I am looking for a pair of antonymous words with meaning similar to poor-rich, but slightly different:

  • Word A (the synonym of poor) should mean "a person who has exactly enough for surviving, but not more".
  • Word B (the synonym of rich) should mean "a person who has more than enough for surviving".

Also, the words A and B should be a matching pair.

Looking at thethesaurus.com, I found the word "meager" which looks like a good candidate for word A. However, I am not sure what its counterpart should be for word B.

  • Do you need strictly single words or will phrases work? I'm not sure that there's a single word (for each) that will mean what you want them to.
    – Catija
    Aug 22, 2015 at 22:18
  • I need single words. But the meaning can be approximate. Aug 22, 2015 at 22:21
  • Well, the counterpart to "meager", is "ample"... You might consider looking at that definition to see if it does what you're looking for. For example, someone with a "meager" salary, would be barely getting by but a person with an ample salary would have sufficient money to live on. They may not be well-off, but they aren't struggling, either.
    – Catija
    Aug 22, 2015 at 22:22
  • I looked at a dictionary but didn't quite understand if "meager" and "ample" can be adjectives for a person? Aug 22, 2015 at 22:27
  • 1
    I don't believe single words with the sense you want are in use in English. You'll have to coin your own: for instance, the common terms subsistence income and disposable income suggest the participials subsistent and disponent. But whatever you come up with you'll have to explain before you use it. Aug 22, 2015 at 23:20

1 Answer 1


To answer your question specifically, here are some words that mean a person who is poor and some that mean a person who is rich:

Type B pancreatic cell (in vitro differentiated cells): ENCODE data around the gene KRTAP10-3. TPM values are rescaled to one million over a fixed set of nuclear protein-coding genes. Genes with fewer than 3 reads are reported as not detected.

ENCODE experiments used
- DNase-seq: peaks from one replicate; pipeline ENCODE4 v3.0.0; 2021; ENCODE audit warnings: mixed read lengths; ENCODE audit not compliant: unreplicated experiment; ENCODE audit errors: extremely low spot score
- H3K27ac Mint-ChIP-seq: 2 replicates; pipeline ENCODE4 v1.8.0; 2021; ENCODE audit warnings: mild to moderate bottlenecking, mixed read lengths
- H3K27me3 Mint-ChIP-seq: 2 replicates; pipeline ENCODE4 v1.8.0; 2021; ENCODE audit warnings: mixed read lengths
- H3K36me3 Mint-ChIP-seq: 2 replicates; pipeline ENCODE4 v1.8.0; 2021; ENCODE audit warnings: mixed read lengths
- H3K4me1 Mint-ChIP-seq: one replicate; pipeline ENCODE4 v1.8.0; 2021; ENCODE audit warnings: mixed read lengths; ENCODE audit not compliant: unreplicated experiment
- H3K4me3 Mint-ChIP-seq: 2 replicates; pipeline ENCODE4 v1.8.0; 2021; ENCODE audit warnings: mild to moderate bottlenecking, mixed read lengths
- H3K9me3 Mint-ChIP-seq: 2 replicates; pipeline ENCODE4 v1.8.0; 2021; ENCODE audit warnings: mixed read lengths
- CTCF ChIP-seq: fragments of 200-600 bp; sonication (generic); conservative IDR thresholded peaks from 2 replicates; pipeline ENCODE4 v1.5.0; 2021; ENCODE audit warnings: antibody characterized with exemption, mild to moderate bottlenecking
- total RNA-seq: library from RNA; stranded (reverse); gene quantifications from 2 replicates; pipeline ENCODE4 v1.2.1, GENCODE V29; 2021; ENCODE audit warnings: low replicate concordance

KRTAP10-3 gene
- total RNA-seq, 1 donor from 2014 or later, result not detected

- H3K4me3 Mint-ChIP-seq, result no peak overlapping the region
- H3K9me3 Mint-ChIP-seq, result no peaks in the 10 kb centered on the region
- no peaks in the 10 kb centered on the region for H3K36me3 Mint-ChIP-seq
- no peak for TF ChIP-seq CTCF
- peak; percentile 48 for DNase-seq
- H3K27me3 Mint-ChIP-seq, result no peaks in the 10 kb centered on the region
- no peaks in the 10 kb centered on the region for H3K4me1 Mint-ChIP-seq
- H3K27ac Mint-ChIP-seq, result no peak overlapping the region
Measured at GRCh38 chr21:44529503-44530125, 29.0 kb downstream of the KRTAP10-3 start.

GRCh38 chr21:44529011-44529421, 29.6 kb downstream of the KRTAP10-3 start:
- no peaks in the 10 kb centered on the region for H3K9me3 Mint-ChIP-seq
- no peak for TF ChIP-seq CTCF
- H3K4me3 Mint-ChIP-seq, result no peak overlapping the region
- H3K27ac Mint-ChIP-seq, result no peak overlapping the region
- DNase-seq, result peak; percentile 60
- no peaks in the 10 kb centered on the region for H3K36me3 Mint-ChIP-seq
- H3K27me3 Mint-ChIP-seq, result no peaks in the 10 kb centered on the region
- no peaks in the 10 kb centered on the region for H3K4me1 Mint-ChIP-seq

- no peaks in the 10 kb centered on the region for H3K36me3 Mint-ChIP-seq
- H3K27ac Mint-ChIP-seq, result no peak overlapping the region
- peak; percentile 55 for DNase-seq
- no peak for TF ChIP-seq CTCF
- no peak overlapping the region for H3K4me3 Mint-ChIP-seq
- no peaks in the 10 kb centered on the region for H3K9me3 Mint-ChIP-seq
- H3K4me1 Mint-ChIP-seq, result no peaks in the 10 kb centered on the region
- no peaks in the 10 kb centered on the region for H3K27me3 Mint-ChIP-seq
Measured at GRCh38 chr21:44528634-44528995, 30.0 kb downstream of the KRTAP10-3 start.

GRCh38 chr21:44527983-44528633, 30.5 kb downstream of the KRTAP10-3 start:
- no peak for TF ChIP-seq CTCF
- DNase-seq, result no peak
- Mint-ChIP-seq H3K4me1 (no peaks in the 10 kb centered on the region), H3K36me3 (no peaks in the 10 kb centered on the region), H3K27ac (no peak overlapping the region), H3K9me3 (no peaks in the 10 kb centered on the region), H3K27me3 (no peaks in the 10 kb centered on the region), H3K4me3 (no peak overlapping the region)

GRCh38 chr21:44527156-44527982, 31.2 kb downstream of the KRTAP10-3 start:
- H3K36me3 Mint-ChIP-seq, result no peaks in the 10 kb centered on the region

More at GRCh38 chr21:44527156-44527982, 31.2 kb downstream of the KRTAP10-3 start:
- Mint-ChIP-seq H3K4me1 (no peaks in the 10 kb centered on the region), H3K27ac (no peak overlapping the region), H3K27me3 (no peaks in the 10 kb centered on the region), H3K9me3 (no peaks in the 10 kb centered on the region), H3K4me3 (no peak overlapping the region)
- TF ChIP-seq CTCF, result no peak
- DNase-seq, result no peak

Poor person: pauper, mendicant, guttersnipe
Rich person: baron, magnate, tycoon, moneybags

In these examples, the words for a rich person are less formal than the ones for a poor person. For a rich person, you can use these, if you're willing to use more than one word:

person of means, person of substance (both formal), fat cat, deep pocket

On the other hand, in your comments you ask for adjectives that can be applied to a person. Some of these are:

Poor: impecunious, strapped, needy, unprosperous
Rich: wealthy, affluent, well-heeled/well-off/well-to-to, moneyed, prosperous

  • Which of the words you mention are matching pairs? Aug 23, 2015 at 4:32
  • You can pretty much pick one from each list, although some are more formal than others and will therefore give different flavors of meaning. I suggest that you look the words up in the dictionary and form your own ideas. Once you have done that, feel free to share your ideas and get reactions.
    – BobRodes
    Aug 24, 2015 at 1:53
  • None of "impecunious, strapped, needy, unprosperous" has the requested meaning of "a person who has exactly enough for surviving, but not more". Aug 27, 2015 at 16:02
  • @VictorBazarov: I'm sorry, but I don't agree with you. One of them has the precise meaning requested, two are very close, and one is a bit of a stretch. I prefer not to explain my reasons for saying so, because I would like the OP to look up the words and draw his own conclusions. But, feel free to refute my point of view if you should desire to do so. Perhaps it will be instructive for all of us.
    – BobRodes
    Sep 2, 2015 at 19:34

You must log in to answer this question.

Not the answer you're looking for? Browse other questions tagged .